“People crave information. If a tournament director can communicate information immediately and decisively, he or she demonstrates both credibility and authority,” Wilder said, adding such simple actions build trust and appreciation with the “clients” of a tournament.
Seeking the Best Experience
Mike Clingingsmith is an experienced client who speaks with authority given all he’s seen over the years of coaching his daughter Ashley in softball and now mixing his time between coaching and dad-in-the-stands duty with his son Mikey.
Clingingsmith believes creating the best experience possible for players, coaches and families starts with having a tournament director on-site to keep things organized and on time, while also being available to navigate the inevitable hiccups and mini controversies that will arise. Clingingsmith speaks strongly about the importance of communication, the use of officials who keep the focus on the game and the athletes and clear weather policies.
“Every tournament should have a published inclement weather plan that covers every scenario – from rain and snow to field conditions,” Clingingsmith said. “Everyone that I know of in the baseball and softball world knows that weather is, and always will be, a variable, even for turf fields. We can’t impact the weather, but as parents and coaches, we can ask tournament organizers to rethink their weather policies.”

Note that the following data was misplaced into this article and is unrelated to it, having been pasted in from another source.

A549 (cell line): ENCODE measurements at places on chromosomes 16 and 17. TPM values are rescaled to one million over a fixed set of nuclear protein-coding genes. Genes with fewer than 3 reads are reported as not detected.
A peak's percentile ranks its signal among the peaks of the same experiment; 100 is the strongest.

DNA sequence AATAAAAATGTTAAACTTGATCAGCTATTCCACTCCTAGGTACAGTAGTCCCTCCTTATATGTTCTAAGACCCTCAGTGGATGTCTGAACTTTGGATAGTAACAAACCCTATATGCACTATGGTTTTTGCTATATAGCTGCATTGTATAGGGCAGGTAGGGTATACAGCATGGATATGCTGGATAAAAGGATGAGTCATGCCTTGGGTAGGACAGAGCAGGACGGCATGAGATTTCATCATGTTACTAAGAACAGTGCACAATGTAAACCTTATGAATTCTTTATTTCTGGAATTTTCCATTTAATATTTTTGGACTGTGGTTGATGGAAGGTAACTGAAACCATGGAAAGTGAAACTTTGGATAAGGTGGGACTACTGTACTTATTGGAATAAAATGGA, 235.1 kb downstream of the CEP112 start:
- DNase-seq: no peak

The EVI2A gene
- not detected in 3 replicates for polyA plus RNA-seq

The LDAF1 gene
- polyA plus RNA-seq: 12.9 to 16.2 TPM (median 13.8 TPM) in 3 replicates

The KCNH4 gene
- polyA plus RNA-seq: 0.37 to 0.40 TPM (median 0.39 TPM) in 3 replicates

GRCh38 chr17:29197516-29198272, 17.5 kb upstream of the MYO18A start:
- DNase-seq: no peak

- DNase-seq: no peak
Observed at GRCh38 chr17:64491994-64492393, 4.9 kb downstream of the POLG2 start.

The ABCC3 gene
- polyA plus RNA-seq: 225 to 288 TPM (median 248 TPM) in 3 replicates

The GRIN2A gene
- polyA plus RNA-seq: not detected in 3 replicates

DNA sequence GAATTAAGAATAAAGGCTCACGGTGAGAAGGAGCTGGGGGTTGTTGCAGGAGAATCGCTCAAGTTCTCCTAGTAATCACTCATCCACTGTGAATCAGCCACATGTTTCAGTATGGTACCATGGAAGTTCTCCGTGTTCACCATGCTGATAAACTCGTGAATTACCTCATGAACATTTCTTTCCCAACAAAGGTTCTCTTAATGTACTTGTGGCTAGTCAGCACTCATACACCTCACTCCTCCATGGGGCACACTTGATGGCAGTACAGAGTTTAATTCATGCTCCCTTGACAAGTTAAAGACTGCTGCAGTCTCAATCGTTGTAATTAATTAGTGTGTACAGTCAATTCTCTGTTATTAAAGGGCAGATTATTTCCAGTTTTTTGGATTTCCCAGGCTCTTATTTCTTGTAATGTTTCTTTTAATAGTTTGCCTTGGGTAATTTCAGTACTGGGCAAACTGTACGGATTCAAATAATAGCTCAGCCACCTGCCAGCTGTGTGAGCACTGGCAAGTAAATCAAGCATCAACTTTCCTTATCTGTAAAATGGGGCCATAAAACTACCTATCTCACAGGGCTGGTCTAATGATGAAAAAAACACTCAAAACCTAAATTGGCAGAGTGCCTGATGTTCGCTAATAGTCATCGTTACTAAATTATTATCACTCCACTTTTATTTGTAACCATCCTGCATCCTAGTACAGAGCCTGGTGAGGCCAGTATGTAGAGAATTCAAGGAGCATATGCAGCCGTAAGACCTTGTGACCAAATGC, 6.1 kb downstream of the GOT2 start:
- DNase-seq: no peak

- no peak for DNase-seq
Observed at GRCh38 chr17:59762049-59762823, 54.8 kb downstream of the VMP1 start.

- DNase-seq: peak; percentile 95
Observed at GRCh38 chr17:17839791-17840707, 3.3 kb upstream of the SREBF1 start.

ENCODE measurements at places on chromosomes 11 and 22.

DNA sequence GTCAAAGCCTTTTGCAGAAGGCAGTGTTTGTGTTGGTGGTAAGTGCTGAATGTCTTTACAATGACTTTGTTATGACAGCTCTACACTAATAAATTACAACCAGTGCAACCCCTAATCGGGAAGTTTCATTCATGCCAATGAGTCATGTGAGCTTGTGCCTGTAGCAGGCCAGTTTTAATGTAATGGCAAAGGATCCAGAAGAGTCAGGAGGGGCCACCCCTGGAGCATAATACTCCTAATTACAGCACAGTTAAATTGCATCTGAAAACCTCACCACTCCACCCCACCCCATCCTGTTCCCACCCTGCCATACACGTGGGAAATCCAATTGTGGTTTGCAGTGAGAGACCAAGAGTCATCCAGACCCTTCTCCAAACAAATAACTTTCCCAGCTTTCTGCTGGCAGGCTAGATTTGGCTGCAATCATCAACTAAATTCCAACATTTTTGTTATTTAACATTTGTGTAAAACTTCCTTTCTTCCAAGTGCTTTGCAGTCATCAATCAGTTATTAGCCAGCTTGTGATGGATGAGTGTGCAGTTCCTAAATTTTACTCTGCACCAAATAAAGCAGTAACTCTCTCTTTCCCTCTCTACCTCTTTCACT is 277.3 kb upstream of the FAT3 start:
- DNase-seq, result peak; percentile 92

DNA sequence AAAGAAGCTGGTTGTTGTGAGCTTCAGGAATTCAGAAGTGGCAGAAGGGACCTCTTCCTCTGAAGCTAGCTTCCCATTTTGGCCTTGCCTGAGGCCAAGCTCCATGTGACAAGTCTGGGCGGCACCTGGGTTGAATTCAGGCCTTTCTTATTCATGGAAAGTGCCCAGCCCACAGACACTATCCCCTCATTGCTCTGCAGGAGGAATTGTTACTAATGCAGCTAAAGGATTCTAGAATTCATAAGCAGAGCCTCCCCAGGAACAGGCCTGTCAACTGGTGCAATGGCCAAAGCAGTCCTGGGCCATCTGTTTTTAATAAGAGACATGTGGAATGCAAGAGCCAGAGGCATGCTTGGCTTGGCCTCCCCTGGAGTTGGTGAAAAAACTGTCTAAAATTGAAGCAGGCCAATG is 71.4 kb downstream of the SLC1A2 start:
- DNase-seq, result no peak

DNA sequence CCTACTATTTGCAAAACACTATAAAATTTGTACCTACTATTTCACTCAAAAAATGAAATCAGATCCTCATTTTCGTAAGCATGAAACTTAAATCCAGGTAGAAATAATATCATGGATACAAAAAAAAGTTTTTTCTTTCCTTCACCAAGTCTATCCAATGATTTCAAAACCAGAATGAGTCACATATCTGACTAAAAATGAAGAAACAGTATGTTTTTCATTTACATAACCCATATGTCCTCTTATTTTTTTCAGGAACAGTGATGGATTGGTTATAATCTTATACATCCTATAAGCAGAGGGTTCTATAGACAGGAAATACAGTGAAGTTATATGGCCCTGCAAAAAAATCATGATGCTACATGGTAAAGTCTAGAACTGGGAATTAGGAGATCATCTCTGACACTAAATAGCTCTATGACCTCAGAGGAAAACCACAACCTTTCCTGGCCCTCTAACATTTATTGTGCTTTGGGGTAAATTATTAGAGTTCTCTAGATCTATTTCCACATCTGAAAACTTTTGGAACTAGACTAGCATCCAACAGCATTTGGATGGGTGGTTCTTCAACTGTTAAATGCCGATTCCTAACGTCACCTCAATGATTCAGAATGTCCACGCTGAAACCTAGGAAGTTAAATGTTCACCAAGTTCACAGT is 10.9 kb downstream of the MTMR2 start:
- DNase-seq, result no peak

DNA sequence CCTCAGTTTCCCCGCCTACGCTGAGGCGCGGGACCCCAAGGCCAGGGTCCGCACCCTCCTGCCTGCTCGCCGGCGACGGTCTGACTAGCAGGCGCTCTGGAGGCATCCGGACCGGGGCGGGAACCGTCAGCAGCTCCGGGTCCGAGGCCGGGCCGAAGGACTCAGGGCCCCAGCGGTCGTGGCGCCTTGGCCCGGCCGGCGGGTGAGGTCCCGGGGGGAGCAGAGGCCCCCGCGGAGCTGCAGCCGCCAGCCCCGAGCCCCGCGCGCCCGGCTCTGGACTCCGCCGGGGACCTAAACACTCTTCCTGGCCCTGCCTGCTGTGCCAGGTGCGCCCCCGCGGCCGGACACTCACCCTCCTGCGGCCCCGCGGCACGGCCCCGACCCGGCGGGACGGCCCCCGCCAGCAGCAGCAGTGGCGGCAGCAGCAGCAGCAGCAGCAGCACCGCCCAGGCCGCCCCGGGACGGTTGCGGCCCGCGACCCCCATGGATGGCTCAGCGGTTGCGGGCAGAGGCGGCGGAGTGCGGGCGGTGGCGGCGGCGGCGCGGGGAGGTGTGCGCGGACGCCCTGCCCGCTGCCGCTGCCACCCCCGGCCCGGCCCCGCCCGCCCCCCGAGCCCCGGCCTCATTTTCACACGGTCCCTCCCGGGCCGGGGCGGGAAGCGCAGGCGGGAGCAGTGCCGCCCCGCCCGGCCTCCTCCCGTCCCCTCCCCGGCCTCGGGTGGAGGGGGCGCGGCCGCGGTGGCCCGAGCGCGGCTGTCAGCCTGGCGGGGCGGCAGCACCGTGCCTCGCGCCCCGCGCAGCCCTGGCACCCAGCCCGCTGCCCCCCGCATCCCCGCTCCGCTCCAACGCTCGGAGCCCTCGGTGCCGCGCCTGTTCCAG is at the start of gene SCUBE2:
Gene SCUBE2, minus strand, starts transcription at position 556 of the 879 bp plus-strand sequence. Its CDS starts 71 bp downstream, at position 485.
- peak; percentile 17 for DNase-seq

And, while not every tournament host city has the luxury of Disney World as a side benefit to draw teams in, Clingingsmith called on organizers to find ways to add value that extends beyond game time.
“Have options for the teams who have traveled far distances to participate in your event. Tournament organizers should collaborate with the area chamber of commerce, tourism bureau or area attractions to put together a list of activities for teams and families to do in the event of inclement weather or downtime,” Clingingsmith added.
Given the age of his sons, Riccelli pointed out that parents have less input now on where their kids’ teams plan to travel. Amid a sea of choices, that leaves coaches to make difficult decisions for their families.
“They will select tournaments and we can choose to go or not,” he said, mentioning top-notch facilities, nearby accommodations and good parking as what he likes to see at venues.
Wilder brings it back to a basic formula that any youth or travel coach for any sport can use to guide their tournament search.
“First, the venue needs to be well-maintained. Terrible fields or bad gym floors immediately lessen the experience,” Wilder shared. “A well-run tournament enjoys quality facilities, communicates … and displays a professional, experienced, client-centric demeanor.”